Private Label FAQ For Fulfillment by Amazon (FBA)
Must I set up a “real business” to participate in the Fulfillment by Amazon program?
No, you’re not required to establish a formal business to run an FBA operation. So long as you have a social security number, you’re good to go. However, depending on jurisdiction, business classifications can prove beneficial and sometimes allow for certain tax breaks, indemnity and anonymity. Speak to an accountant and private label lawyer; they can help determine if registering a business for your fulfillment by Amazon activities is the best way to go for you.
From where can I order my products? Are there penalties for manufacturing outside of the United States?
You can order your products from anywhere you like. (Caveat: avoid places with which the U.S. has a trade embargo.) Many people use manufacturers in Asia and India, then have the finished products shipped directly to an Amazon warehouse stateside. Why? To be blunt, it’s cheaper.
But be careful.
For starters, make sure your manufacturer is reputable. Join an FBA community; ask questions; get recommendations. Generally speaking, people in the space are helpful. If you feel strongly about having a “Made in the USA” label, check out thomasnet.com for stateside options.
Must I deal with Homeland Security if I want to import products to sell on Amazon?
The Department of Homeland Security is in control of many cargo ports. So, if you’re importing products from overseas, there’s a chance you’ll have to interact with the DHS – at least when it comes to paperwork. Depending on the products and places of origin, you’ll likely have to fill out documents that reveal the nature and destination of the shipment.
Do I need to formally trademark, copyright and patent protect the products I develop?
You’re not required to register products with the U.S. Trademark and Patent Office. But, if you want to maximize your profit protection options, do it. Some FBA sellers just use Amazon’s brand registry program. It’s a good idea, but it’s not the same as formally registering. If you can’t decide, talk to a private label lawyer. He or she will assess your product line, go over a few scenarios where intellectual property rights could come into play, then recommend the best course of action based on your wishes.
Can I get negative statements removed from my listings?
Sellers frequently inquire, “Can I get bad reviews removed from my Amazon product pages?” The answer isn’t simple. Your chances of getting a negative post erased is dependent on several factors, including the exact statement, its location on the website, jurisdiction of poster, the circumstances leading up to its posting – the list goes on. If a competitor leaves a false, negative review, under your listing, in an ill-guided attempt to sabotage the listing, you may be able to win a trade libel lawsuit. Also, if someone reviews other posts on your listing, or seller feedback under the product listing, Amazon may remove it upon request, for simply being in the wrong place.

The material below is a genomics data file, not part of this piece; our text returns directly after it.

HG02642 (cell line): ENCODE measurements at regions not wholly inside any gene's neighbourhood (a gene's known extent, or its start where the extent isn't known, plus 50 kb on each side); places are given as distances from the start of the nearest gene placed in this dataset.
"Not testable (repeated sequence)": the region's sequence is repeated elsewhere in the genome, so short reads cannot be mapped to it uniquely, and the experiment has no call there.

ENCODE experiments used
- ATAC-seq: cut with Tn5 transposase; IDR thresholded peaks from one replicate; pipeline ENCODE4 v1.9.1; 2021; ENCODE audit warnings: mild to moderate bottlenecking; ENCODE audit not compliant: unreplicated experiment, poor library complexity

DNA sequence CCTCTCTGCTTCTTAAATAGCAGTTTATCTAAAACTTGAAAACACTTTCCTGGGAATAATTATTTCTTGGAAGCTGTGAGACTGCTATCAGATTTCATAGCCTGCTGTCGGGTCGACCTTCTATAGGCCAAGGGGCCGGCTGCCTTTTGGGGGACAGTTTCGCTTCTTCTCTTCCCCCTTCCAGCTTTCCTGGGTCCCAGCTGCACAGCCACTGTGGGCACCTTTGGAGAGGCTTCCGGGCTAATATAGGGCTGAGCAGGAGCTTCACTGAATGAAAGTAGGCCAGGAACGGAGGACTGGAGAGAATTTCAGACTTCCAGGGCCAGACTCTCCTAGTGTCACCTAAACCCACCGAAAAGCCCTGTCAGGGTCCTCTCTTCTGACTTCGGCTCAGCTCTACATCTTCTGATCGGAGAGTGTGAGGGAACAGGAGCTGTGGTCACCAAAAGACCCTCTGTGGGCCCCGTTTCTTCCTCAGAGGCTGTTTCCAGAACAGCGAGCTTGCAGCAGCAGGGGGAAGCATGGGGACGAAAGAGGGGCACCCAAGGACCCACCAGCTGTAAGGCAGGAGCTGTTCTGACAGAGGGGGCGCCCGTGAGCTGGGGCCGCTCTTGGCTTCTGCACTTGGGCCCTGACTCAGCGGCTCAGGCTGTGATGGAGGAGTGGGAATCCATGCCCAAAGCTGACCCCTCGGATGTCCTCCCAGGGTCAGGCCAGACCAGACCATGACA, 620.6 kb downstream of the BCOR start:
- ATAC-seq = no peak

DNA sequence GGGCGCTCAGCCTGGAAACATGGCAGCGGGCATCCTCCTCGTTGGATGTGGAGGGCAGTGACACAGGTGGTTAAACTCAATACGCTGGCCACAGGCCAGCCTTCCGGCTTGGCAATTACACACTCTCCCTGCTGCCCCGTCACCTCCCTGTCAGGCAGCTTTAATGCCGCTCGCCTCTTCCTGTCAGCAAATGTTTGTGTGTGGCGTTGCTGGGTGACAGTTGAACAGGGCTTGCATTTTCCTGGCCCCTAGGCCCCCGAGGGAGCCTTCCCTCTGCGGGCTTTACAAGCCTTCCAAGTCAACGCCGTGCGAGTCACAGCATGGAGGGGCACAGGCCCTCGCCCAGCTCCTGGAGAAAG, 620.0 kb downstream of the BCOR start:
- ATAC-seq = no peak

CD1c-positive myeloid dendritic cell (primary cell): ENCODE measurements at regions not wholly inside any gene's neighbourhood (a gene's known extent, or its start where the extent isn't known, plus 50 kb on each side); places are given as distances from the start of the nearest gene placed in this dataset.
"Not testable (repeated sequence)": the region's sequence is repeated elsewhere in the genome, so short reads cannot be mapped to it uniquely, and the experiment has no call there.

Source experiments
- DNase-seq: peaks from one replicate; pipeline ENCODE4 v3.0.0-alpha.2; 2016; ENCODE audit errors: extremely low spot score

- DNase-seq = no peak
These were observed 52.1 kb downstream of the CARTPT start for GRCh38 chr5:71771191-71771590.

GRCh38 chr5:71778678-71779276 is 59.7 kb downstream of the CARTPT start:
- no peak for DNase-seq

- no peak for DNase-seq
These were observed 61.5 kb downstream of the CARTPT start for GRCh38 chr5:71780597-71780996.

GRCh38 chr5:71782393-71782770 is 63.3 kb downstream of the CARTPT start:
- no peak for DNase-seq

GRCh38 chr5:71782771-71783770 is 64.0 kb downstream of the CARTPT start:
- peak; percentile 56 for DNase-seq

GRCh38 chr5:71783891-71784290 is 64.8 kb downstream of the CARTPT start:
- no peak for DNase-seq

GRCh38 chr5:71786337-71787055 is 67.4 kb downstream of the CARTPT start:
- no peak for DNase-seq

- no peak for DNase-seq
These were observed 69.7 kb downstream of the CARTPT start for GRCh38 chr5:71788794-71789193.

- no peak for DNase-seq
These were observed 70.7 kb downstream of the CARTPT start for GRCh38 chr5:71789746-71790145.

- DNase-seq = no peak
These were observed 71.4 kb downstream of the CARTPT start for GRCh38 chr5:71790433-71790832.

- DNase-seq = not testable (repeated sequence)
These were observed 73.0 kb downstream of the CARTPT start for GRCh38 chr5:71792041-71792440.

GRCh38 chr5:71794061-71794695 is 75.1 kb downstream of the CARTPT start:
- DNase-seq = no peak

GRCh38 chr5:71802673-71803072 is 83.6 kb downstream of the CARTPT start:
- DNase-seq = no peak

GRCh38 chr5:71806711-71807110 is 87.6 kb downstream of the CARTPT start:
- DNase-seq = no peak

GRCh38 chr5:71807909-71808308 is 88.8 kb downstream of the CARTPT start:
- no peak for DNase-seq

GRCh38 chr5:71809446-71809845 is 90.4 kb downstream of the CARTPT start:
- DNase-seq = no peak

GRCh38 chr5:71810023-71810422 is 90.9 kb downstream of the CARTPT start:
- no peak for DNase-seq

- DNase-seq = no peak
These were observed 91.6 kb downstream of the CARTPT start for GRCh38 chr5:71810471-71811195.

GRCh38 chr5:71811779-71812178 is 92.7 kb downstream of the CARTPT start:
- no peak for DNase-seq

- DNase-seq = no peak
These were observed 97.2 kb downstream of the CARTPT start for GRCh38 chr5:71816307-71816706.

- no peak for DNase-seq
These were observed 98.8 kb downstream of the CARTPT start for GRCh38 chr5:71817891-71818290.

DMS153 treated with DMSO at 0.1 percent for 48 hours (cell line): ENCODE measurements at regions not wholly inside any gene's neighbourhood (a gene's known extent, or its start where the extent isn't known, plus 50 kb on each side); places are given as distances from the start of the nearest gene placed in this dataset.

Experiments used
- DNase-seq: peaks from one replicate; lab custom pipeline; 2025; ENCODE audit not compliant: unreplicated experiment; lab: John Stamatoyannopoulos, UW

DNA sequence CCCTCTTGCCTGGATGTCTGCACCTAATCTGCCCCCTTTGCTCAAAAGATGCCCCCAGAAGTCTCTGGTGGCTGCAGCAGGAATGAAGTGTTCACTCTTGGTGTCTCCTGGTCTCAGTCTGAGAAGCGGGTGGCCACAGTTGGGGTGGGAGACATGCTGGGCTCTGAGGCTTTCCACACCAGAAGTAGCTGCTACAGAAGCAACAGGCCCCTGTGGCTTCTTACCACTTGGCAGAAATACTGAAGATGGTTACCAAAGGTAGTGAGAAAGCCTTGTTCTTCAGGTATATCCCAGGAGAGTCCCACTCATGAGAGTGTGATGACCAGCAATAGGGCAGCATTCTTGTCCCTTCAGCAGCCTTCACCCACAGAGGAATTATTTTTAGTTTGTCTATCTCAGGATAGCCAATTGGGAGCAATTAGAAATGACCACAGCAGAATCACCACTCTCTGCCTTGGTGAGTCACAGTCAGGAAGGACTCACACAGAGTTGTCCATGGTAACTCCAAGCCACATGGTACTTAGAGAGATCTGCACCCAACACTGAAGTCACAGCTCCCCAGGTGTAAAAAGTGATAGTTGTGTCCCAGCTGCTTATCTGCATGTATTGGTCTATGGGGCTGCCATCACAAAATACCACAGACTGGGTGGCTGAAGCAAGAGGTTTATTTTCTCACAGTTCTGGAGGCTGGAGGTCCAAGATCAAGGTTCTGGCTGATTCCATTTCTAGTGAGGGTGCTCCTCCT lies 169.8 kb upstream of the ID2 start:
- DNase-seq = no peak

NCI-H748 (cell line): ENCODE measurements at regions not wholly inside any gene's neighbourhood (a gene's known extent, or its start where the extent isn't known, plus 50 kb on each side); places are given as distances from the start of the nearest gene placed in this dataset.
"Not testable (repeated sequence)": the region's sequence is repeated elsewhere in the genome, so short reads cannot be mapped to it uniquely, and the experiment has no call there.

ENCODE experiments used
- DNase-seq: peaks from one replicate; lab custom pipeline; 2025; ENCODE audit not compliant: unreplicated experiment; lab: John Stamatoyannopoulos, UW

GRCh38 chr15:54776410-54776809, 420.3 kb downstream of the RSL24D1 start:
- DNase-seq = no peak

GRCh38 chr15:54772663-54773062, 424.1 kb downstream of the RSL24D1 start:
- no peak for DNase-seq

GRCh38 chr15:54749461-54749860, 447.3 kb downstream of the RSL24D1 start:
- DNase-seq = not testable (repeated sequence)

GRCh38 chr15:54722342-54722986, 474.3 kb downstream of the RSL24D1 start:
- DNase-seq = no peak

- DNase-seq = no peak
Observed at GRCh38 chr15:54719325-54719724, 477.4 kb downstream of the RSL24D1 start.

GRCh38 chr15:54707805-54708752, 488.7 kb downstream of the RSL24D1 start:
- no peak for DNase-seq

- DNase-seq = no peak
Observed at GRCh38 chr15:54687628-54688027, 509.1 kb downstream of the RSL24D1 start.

Someone is piggybacking on my listing. Is that legal?
A common FBA peril is the piggybacker – someone who latches onto another seller’s listings. It’s also called “hijacking.” Techniques for shaking piggybackers and hijackers are plentiful. Here are a few common tips to mitigate the hassle.
- Unique products are a pain in the neck to piggyback. Why? Because it requires more effort to grift off the listings. Piggybackers want things to be easy; they’re looking to shave time off the process. So, if you customize and bundle your offerings, they become harder to duplicate.
- While it may seem counter-intuitive, buying piggybackers’ products is a popular deterrent. Huh? Why give money to the enemy? For starters, to file a comprehensive A to Z complaint with Amazon (about the piggybacker), you’ll need all the information you can get your hands on. So, being able to hold and examine the rogue product is best. If, indeed, the product isn’t identical to the listing, there’s a good chance that Amazon will take action against the piggybacker; problem solved – and you may even be able to get a refund.
What if Amazon unfairly shuts down my account? Can I get it back?
The first thing to understand about the FBA business is that Amazon, the company, is god. Once you click that “I agree” box, you’re committing to the site’s terms of service policy – which, in part, is stricter than federal and state regulations. While Amazon is not obligated to maintain accounts (the terms pretty much give them the right to terminate at will), the company does admit mistakes and will often reinstate mistakenly suspended accounts – but not always.
Chat with a private label law attorney to find out the best course of action, for you.